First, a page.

For example, you might notice that a fund holds more shares from companies in a specific sector of the economy, like technology or finance. Maybe you agree with that approach, or you might want to choose a similar fund that doesn’t overweight that industry.

4. Performance Compared to Benchmarks and Competitors

Past performance doesn’t indicate how a fund will perform in the future, but looking at performance is still an important part of evaluating a mutual fund.

Investors can compare mutual funds against different benchmarks and against other, similar funds to see how they perform. For example, an investor who wants to buy shares in a fund that focuses on intermediate-term bonds might compare the fund’s previous performance to other mutual funds that also focus on intermediate-term bonds.

Comparing funds against a benchmark is especially easy for index funds, which aim to track the performance of a specific index, like the Dow Jones Industrial Average or the S&P 500. You can look at a chart of the fund’s performance and the index performance to see how similar they are.

When comparing funds to other funds or to benchmarks, it’s usually best to look at long-term trends, such as performance over the past five or 10 years. This gives a better idea of how the fund is likely to perform compared to competition over the long term.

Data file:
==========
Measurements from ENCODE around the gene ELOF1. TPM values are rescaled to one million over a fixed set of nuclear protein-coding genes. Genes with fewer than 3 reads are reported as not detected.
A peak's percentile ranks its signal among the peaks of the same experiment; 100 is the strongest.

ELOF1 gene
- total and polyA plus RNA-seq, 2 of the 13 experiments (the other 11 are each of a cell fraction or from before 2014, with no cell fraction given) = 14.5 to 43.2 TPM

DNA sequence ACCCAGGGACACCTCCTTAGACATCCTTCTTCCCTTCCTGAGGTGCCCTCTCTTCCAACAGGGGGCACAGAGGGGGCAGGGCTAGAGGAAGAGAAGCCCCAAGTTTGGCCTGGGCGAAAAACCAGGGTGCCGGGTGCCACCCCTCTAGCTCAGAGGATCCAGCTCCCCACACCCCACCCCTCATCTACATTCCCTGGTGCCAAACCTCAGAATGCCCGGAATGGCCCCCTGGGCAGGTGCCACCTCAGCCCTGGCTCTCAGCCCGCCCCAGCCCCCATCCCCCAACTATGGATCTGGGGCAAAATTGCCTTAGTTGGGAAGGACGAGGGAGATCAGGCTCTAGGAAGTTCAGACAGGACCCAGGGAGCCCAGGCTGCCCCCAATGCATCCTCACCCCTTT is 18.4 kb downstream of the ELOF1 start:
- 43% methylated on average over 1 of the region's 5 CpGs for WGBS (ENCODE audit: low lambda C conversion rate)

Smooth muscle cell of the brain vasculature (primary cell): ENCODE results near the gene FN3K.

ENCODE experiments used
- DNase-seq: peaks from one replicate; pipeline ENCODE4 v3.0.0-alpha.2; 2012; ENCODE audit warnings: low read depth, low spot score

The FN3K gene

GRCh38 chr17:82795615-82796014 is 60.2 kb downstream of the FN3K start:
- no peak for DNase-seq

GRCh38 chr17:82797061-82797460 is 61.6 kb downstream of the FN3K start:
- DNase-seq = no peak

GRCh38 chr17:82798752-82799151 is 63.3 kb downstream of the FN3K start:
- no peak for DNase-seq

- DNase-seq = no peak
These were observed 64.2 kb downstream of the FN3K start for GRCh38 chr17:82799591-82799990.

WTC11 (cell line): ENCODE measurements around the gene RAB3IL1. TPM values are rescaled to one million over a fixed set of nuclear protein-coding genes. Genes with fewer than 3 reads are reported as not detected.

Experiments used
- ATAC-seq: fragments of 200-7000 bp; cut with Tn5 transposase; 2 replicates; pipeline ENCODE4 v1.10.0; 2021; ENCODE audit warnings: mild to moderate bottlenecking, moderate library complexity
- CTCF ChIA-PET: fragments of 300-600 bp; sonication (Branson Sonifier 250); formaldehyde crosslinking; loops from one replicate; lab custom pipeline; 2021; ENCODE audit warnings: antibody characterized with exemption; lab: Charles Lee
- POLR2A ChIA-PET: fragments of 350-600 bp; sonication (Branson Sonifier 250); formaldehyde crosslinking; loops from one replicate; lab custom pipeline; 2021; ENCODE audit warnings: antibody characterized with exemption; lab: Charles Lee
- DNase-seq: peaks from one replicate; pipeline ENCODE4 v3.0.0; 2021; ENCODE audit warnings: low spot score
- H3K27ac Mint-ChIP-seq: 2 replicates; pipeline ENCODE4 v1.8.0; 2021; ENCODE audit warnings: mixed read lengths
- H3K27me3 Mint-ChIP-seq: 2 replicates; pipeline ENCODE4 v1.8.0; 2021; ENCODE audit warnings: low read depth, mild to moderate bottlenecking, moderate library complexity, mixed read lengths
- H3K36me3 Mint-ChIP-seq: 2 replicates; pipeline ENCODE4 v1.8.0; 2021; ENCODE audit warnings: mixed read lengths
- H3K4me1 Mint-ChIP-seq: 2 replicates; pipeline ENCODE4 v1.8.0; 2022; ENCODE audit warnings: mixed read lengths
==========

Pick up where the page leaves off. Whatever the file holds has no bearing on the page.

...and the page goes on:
5. Management

Mutual funds are managed by finance professionals. Fund managers are tasked with following the fund’s strategy and making sure it accomplishes its stated investing goals.

In general, there are two management styles for mutual funds.

Some funds are actively managed. These funds typically aim to beat the market, with managers focusing on buying low and selling high by making regular moves into and out of positions.

Critics of active management say that there are few people who can consistently beat the market as a whole, especially after accounting for the increased costs of active investing.

Proponents argue that good fund managers can perform better by making regular trades than by focusing on passive investing.

Passively managed funds do much less buying and selling of securities. They build their target portfolio and hold their investments for the long term. Investments such as index funds are a popular type of passively managed fund.

Proponents of passive funds argue that it’s better to try to track the market because it is hard to beat the market over time. Passive funds also tend to have lower costs.